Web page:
Taking care of any child requires skill, patience, sensitivity and dedication. But some children are more difficult than others. If you’re looking after a kid with challenging behaviors, the task can be far more demanding. Learning a few skills — both for caregivers and children — can make a big difference, as a University of California, Davis program shows.
The weekly seven-session intervention called Parent-Child Care (PC-CARE) developed at the UC Davis CAARE Center in Sacramento, has been used in several clinical trials in an attempt to find the most effective ways to work with these children and their caregivers.
A recent study of the program is the first randomized controlled trial to look at its effectiveness. Often considered the “gold standard in research,” a randomized controlled trial means the participants testing the program are chosen at random from an eligible population and the control group (the participants not involved in the variable manipulated by the experiment — in this case, the program) is also chosen at random from the same eligible population. Such random selection ensures that the study is less likely to be affected by experimenters’ biases, whether conscious or unconscious.
Primary care pediatricians referred over 100 children described as exhibiting difficult behaviors.
In order to be considered for the study, participating children had to meet these criteria:
- Be between 2 and 10 years of age
- Have one participating caregiver who lives with the child at least 50 percent of the time
- Be a pediatric patient within the university health system
- Have family that can participate with services in English
- Exhibit challenging behaviors as reported by the caregiver
The hope was that kids and their caregivers who were chosen to take part in in the PC-CARE treatment program would gain valuable emotional and behavioral skills. As Brandi Hawk, a co-developer and supervisor of PC-CARE and the principal investigator of the study, said In a press release, “Many families struggle with managing challenging child behaviors but it is difficult to find behavioral health support. Because PC-CARE is brief and able to be conducted in many locations, it may allow providers to help more families in a shorter amount of time.”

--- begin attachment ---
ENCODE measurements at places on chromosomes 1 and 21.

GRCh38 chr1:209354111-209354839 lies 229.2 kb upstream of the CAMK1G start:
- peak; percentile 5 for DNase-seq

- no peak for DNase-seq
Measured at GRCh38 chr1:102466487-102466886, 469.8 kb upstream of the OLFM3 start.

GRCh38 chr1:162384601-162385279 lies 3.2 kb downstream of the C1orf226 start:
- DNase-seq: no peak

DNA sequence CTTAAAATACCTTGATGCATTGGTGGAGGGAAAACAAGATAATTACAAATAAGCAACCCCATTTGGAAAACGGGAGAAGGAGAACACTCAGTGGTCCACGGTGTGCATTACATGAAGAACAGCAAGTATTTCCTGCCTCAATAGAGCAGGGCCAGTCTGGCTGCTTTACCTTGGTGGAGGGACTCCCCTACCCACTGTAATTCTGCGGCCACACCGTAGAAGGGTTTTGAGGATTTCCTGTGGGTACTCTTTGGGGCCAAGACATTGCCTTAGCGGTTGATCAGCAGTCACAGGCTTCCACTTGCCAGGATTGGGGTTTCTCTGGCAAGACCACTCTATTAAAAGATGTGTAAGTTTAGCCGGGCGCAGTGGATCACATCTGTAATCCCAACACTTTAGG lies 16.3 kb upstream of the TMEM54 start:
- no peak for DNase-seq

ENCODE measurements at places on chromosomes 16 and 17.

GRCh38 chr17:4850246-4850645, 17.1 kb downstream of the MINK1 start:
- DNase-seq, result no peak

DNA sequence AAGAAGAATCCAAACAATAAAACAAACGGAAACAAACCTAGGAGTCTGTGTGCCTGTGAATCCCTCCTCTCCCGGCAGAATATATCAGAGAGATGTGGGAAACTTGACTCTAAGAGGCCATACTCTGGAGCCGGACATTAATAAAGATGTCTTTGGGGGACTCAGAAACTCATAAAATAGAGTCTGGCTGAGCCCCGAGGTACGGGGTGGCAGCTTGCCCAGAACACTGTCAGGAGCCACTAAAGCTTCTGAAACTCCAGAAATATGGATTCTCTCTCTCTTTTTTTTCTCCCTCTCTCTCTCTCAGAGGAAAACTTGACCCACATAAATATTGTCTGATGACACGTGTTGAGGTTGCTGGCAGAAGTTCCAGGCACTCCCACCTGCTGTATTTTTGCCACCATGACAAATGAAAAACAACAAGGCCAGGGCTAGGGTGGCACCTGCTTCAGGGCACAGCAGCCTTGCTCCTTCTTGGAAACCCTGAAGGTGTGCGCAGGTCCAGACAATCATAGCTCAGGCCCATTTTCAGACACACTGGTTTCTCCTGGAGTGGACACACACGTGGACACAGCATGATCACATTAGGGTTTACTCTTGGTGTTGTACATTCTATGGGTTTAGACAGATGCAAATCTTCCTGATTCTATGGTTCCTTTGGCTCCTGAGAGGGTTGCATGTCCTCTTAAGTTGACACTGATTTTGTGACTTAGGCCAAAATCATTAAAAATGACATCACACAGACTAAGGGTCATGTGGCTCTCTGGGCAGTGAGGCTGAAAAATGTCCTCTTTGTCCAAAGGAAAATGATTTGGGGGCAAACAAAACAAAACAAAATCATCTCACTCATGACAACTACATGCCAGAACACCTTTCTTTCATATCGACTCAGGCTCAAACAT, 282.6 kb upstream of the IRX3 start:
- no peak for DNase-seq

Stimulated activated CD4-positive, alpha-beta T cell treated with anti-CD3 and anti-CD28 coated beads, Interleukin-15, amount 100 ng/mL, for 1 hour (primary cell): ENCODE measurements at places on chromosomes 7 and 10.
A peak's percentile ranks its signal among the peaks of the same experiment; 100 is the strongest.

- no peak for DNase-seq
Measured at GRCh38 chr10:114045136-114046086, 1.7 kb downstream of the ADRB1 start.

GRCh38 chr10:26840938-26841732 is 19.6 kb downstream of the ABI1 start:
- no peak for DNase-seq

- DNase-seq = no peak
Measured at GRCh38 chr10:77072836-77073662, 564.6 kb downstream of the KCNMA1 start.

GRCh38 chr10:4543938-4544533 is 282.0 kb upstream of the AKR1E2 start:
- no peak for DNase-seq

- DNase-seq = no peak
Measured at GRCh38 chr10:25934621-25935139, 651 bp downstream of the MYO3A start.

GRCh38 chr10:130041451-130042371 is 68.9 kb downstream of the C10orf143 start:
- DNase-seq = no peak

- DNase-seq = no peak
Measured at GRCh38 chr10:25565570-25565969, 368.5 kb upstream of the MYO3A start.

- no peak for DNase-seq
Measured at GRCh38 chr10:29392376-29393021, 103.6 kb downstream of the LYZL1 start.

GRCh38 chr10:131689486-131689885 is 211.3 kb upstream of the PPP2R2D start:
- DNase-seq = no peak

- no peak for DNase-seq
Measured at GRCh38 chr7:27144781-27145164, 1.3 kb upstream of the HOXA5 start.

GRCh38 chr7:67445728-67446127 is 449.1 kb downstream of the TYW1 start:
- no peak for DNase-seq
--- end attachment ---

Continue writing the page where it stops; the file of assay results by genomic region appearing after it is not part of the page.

Caregiver-child pairs participating in the program had weekly, 50-minute sessions that among other activities included therapists teaching caregivers and children a 10-minute lesson on positive communication, as well as calming and behavior-management skills. New skills were taught each week and built upon each other.
The therapists also conducted a four-minute observation of each child and caregiver playing together and rated how well the caregivers used five specific positive communication skills known as PRIDE, which stands for:
Ultimately, the PC-CARE program proved to be a win-win for caregivers and their kids with challenging behaviors.
- Praise: Offering a positive evaluation including both nonspecific compliments such as “Nice!” and specific praise such as, “Nice work playing with the toys!”
- Reflect: Repeating or rephrasing the child’s appropriate verbalization. So, for example, if the child says, “I’m building a house” the caregiver responds, “You’re building a house.”
- Imitate. Following the child’s lead, such as a parent saying “I’m driving my car just like you.”
- Describe. Describing the child’s behavior in a way that doesn’t evaluate it, such as, “You are drawing a rainbow.”
- Enjoy. Expressing positive feelings about a current situation such as, “I’m having fun playing with you.”
Ultimately, the PC-CARE program proved to be a win-win for caregivers and their kids with challenging behaviors. It gave kids some tools for calming down and taught parents skills they could use to make it easier to connect with their children. Not only did parents and caregivers report improved behaviors in their children and experience less stress, the study found that parents and caregivers demonstrated better communication skills and doubled their total number of PRIDE skills from pre- to post-treatment.
The study is published in Child Psychiatry & Human Development.